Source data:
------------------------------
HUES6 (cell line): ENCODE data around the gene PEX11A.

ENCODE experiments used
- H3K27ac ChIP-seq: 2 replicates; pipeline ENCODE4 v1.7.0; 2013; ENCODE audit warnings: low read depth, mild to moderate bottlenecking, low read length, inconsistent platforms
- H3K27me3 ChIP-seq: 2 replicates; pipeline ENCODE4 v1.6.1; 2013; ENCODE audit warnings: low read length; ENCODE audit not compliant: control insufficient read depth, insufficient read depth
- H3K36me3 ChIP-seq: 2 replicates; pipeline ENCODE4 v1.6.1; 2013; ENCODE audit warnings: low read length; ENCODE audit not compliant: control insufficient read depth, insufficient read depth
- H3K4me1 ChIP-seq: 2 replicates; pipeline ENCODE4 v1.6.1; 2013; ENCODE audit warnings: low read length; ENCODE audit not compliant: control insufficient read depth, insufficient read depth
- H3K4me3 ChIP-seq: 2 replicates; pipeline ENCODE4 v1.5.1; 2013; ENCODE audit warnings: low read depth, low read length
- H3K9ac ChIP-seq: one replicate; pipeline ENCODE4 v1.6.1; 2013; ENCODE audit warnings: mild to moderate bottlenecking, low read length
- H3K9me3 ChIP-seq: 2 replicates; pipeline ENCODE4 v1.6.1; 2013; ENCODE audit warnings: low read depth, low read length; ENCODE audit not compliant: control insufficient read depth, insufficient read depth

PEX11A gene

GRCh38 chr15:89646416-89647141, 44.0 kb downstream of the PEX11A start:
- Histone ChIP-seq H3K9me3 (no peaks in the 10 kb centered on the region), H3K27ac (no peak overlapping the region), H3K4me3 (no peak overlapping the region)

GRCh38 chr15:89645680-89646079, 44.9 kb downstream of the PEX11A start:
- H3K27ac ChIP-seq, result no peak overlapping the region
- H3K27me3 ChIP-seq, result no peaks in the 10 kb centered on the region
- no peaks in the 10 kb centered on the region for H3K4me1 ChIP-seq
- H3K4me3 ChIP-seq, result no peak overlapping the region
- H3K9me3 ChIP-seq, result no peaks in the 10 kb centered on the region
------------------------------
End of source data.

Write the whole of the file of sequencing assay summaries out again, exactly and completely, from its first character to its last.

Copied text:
HUES6 (cell line): ENCODE data around the gene PEX11A.

ENCODE experiments used
- H3K27ac ChIP-seq: 2 replicates; pipeline ENCODE4 v1.7.0; 2013; ENCODE audit warnings: low read depth, mild to moderate bottlenecking, low read length, inconsistent platforms
- H3K27me3 ChIP-seq: 2 replicates; pipeline ENCODE4 v1.6.1; 2013; ENCODE audit warnings: low read length; ENCODE audit not compliant: control insufficient read depth, insufficient read depth
- H3K36me3 ChIP-seq: 2 replicates; pipeline ENCODE4 v1.6.1; 2013; ENCODE audit warnings: low read length; ENCODE audit not compliant: control insufficient read depth, insufficient read depth
- H3K4me1 ChIP-seq: 2 replicates; pipeline ENCODE4 v1.6.1; 2013; ENCODE audit warnings: low read length; ENCODE audit not compliant: control insufficient read depth, insufficient read depth
- H3K4me3 ChIP-seq: 2 replicates; pipeline ENCODE4 v1.5.1; 2013; ENCODE audit warnings: low read depth, low read length
- H3K9ac ChIP-seq: one replicate; pipeline ENCODE4 v1.6.1; 2013; ENCODE audit warnings: mild to moderate bottlenecking, low read length
- H3K9me3 ChIP-seq: 2 replicates; pipeline ENCODE4 v1.6.1; 2013; ENCODE audit warnings: low read depth, low read length; ENCODE audit not compliant: control insufficient read depth, insufficient read depth

PEX11A gene

GRCh38 chr15:89646416-89647141, 44.0 kb downstream of the PEX11A start:
- Histone ChIP-seq H3K9me3 (no peaks in the 10 kb centered on the region), H3K27ac (no peak overlapping the region), H3K4me3 (no peak overlapping the region)

GRCh38 chr15:89645680-89646079, 44.9 kb downstream of the PEX11A start:
- H3K27ac ChIP-seq, result no peak overlapping the region
- H3K27me3 ChIP-seq, result no peaks in the 10 kb centered on the region
- no peaks in the 10 kb centered on the region for H3K4me1 ChIP-seq
- H3K4me3 ChIP-seq, result no peak overlapping the region
- H3K9me3 ChIP-seq, result no peaks in the 10 kb centered on the region